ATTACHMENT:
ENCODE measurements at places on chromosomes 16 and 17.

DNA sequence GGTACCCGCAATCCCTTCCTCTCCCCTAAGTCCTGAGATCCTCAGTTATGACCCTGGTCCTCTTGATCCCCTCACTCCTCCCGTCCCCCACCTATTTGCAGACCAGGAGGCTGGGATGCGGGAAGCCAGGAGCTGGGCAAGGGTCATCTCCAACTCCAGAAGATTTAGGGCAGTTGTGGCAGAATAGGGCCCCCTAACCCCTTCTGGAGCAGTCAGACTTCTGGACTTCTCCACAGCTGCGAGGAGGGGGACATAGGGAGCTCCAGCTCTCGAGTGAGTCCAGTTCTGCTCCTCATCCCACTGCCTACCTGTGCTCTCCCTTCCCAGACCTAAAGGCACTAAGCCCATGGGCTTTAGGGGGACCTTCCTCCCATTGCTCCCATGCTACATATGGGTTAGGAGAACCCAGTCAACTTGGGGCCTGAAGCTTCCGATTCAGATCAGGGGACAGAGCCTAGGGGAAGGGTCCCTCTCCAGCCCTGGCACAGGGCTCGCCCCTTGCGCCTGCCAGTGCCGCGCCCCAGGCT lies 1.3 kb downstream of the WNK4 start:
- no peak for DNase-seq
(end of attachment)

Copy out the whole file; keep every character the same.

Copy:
ENCODE measurements at places on chromosomes 16 and 17.

DNA sequence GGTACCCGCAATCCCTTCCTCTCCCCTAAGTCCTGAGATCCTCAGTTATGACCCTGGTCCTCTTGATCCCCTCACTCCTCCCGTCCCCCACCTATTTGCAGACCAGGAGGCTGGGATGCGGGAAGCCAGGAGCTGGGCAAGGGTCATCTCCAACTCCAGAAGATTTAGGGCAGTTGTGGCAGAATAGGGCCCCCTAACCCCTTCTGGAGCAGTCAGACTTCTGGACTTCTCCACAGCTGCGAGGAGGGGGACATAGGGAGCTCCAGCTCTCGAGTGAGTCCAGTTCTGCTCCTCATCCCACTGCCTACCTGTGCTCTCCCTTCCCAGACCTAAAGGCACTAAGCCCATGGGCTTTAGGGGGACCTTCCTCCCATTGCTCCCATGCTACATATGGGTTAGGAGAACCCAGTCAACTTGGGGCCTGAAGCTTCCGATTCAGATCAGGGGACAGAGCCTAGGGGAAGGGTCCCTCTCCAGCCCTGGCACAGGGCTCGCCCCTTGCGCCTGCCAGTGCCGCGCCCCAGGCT lies 1.3 kb downstream of the WNK4 start:
- no peak for DNase-seq